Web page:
Also, using Oxyclean to clean all food particles, rinsing very well, and using StarSan to sanitize.

Any help and suggestions would be awesome.

PS: using store bought drinking water with a pH of around 5. Also, iodine tests on the wort come out with great starch conversion.

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Old 03-22-2011, 06:37 PM   #5
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What is the material of you boil kettle?

Your process seems reasonable. Do you use software to determine the amount and temperature of your strike water? That may help you hit the mash temperatures. Something else that may help is to preheat your cooler with water before mashing. Simply pour in water that's about the same temp as your desired mash temps and let it sit for 15-20 minutes while you get set up. Then, get your strike water back to the needed temperature (according to your software) to hit your desired mash temp and dough in your grains.

Oxiclean and Starsan shouldn't influence flavor.

What is your chiller material?

Do you scrub your metal components with scrubbies/steel wool?

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Old 03-22-2011, 08:28 PM   #6
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Cooper wort chiller. Stainless steel boil pot. No scrubbing with steel wool, just a nylon store-bought scrubber.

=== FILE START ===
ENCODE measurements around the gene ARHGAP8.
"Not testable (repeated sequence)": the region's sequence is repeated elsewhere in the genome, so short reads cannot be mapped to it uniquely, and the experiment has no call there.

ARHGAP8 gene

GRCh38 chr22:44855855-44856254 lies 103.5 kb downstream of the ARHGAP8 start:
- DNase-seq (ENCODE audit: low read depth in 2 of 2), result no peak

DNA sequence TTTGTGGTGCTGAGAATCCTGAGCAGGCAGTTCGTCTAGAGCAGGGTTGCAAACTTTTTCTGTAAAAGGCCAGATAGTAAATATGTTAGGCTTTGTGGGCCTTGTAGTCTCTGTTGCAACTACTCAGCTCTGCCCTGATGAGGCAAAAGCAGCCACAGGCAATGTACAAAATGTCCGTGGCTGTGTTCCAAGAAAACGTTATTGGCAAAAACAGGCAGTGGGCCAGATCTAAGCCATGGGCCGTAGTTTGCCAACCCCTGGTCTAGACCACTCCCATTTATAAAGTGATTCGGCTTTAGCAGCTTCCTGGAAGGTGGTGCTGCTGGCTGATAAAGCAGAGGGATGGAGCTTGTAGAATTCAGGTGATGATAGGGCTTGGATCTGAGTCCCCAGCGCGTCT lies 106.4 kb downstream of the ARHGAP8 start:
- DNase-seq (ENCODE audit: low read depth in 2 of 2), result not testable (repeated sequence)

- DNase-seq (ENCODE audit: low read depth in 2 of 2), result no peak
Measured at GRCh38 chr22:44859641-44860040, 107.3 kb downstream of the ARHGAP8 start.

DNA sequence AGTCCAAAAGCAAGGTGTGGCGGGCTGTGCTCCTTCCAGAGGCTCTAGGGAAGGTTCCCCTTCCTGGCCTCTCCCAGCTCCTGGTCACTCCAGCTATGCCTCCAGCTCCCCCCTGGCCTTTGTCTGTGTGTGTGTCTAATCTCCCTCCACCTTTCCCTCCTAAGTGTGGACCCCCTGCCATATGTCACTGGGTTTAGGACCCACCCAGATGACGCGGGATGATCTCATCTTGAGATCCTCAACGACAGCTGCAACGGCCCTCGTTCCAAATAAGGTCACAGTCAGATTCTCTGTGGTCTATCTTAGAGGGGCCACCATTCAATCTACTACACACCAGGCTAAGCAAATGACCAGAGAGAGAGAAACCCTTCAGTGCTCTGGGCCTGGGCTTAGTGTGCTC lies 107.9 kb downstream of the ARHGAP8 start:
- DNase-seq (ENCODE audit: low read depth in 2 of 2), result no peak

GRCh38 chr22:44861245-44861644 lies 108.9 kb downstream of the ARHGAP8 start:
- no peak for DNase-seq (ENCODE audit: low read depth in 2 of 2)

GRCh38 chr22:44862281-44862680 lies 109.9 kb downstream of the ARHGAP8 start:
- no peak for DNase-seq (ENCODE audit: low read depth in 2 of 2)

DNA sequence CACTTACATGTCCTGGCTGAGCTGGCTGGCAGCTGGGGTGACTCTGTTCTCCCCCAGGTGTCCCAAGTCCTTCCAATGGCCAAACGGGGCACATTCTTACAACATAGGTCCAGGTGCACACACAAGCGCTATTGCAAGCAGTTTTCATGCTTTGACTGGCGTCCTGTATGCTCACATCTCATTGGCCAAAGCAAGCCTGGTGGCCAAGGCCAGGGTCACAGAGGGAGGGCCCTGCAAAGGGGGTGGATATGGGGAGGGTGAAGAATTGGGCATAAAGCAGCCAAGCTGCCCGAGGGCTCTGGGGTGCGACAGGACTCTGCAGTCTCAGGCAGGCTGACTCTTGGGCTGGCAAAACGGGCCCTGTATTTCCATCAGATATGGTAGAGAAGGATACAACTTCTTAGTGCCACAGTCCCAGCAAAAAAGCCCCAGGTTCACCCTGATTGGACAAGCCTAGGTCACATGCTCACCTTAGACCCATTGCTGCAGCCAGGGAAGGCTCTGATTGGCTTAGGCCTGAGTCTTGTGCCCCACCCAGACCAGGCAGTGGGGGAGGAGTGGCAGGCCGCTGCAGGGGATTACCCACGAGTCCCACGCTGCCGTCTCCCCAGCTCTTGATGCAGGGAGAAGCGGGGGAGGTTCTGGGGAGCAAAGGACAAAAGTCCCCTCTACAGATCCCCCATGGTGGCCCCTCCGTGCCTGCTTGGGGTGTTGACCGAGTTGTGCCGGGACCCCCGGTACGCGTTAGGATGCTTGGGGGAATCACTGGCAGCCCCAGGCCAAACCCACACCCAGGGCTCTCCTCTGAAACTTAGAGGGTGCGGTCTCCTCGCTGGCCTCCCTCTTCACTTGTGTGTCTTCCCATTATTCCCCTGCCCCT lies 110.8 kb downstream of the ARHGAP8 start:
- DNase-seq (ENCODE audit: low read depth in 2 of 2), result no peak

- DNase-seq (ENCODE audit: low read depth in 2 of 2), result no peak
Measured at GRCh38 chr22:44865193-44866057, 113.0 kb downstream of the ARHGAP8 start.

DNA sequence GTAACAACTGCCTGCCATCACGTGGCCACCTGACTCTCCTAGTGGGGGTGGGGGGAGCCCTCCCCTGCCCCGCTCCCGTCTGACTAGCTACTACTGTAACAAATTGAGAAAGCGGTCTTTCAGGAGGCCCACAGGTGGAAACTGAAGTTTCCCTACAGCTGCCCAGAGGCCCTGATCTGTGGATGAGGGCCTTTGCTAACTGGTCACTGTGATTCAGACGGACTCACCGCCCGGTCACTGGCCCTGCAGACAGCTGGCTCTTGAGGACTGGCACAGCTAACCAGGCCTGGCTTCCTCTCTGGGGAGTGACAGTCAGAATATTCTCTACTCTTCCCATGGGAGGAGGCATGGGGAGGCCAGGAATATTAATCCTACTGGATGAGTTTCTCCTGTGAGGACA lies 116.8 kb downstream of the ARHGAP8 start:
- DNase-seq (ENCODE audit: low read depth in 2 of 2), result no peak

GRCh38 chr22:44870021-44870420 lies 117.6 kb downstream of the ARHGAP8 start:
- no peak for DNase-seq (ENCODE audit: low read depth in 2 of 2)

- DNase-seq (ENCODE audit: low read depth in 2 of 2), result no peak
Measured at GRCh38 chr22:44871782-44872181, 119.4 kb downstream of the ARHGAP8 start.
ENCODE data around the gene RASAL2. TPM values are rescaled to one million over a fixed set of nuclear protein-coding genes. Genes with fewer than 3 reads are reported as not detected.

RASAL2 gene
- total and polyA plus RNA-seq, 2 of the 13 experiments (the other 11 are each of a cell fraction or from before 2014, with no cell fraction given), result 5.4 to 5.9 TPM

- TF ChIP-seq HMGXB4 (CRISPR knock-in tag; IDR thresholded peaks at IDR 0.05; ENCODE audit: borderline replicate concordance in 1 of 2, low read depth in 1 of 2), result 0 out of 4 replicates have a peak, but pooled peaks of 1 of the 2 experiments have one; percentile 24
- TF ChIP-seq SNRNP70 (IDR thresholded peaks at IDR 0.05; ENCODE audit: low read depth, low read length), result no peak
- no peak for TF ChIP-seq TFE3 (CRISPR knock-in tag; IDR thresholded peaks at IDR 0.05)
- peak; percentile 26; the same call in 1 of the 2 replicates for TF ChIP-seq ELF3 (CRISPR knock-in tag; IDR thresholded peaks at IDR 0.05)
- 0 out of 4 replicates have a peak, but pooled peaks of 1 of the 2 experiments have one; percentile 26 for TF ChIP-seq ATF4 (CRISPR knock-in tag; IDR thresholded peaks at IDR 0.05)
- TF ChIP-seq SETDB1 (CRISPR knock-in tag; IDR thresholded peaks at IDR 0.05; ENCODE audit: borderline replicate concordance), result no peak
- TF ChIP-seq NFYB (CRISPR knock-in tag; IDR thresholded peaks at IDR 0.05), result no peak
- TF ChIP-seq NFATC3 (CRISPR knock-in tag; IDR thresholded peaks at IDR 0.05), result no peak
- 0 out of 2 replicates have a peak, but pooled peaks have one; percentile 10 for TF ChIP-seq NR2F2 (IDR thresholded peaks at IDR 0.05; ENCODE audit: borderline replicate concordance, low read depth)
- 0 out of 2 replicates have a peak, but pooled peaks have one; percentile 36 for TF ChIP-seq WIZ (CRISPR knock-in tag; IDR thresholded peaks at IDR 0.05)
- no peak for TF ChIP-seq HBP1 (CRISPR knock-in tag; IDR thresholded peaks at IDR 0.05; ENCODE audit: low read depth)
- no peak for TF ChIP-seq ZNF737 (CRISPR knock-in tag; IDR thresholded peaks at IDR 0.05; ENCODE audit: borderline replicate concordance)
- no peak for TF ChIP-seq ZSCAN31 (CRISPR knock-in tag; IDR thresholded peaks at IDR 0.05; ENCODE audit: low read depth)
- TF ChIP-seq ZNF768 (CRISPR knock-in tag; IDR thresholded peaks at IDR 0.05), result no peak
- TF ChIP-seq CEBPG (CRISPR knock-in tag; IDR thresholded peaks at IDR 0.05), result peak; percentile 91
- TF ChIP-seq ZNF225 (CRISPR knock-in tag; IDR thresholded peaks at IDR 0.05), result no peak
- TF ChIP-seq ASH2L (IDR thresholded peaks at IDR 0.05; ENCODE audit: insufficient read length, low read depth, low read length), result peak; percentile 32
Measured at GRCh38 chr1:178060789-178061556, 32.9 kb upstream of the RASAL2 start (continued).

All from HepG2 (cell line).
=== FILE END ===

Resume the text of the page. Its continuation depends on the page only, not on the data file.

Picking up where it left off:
I just read in Zymurgy that you need to scrub the tube in a keg with a brush even if it looks clean, as this might give a slight off taste? I soak the unused kegs in Oxyclean when not using, then reclean and sanitize when racking. Could this be the cause?

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Old 03-23-2011, 05:50 PM   #7
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Quote:
Originally Posted by Haldedrums View Post
Too much water with the grains in the mash tun? Will this effect any taste in my beer?
I have been reading a lot about this lately and I think the only risk in having too thin of a mash is that high water alkalinity can extract unwanted tannins. If you can keep the alkalinity of your water down, it seems there is no bad effect from increasing the water-to-grains ratio as much as you like. The only limiting factor is the size of your mash/lauter tun.
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Old 03-23-2011, 05:56 PM   #8
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Quote:
Originally Posted by wuertele View Post
I have been reading a lot about this lately and I think the only risk in having too thin of a mash is that high water alkalinity can extract unwanted tannins. If you can keep the alkalinity of your water down, it seems there is no bad effect from increasing the water-to-grains ratio as much as you like. The only limiting factor is the size of your mash/lauter tun.
+1... Very valid point.

What's the water like? You're MASH ph should be ~ 5.2-5.4 (I say mash because the grains will acidify your water to some degree). If your water is very basic (high ph, 7.5+, or so), then teh grains may not be able to drop the ph to get into the desired range.
I'd guess that your water isn't SO basic that it ill extract tannins, but it may be a factor.